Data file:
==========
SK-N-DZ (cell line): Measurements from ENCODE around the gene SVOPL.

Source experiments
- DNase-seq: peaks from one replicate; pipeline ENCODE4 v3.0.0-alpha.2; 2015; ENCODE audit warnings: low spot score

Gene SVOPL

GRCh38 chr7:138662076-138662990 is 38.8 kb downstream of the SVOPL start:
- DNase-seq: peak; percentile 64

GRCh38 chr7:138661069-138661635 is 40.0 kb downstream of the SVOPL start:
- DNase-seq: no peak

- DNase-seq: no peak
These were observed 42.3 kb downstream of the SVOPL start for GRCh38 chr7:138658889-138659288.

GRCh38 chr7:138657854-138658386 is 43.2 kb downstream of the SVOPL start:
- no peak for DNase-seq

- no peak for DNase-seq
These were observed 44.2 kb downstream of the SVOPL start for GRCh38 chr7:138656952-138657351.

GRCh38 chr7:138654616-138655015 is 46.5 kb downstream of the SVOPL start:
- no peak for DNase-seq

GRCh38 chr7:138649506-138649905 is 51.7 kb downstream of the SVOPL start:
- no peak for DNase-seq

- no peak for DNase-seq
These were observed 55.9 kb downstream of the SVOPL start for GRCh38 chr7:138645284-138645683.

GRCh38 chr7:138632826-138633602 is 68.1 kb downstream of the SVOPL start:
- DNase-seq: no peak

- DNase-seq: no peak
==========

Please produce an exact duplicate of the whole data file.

SK-N-DZ (cell line): Measurements from ENCODE around the gene SVOPL.

Source experiments
- DNase-seq: peaks from one replicate; pipeline ENCODE4 v3.0.0-alpha.2; 2015; ENCODE audit warnings: low spot score

Gene SVOPL

GRCh38 chr7:138662076-138662990 is 38.8 kb downstream of the SVOPL start:
- DNase-seq: peak; percentile 64

GRCh38 chr7:138661069-138661635 is 40.0 kb downstream of the SVOPL start:
- DNase-seq: no peak

- DNase-seq: no peak
These were observed 42.3 kb downstream of the SVOPL start for GRCh38 chr7:138658889-138659288.

GRCh38 chr7:138657854-138658386 is 43.2 kb downstream of the SVOPL start:
- no peak for DNase-seq

- no peak for DNase-seq
These were observed 44.2 kb downstream of the SVOPL start for GRCh38 chr7:138656952-138657351.

GRCh38 chr7:138654616-138655015 is 46.5 kb downstream of the SVOPL start:
- no peak for DNase-seq

GRCh38 chr7:138649506-138649905 is 51.7 kb downstream of the SVOPL start:
- no peak for DNase-seq

- no peak for DNase-seq
These were observed 55.9 kb downstream of the SVOPL start for GRCh38 chr7:138645284-138645683.

GRCh38 chr7:138632826-138633602 is 68.1 kb downstream of the SVOPL start:
- DNase-seq: no peak

- DNase-seq: no peak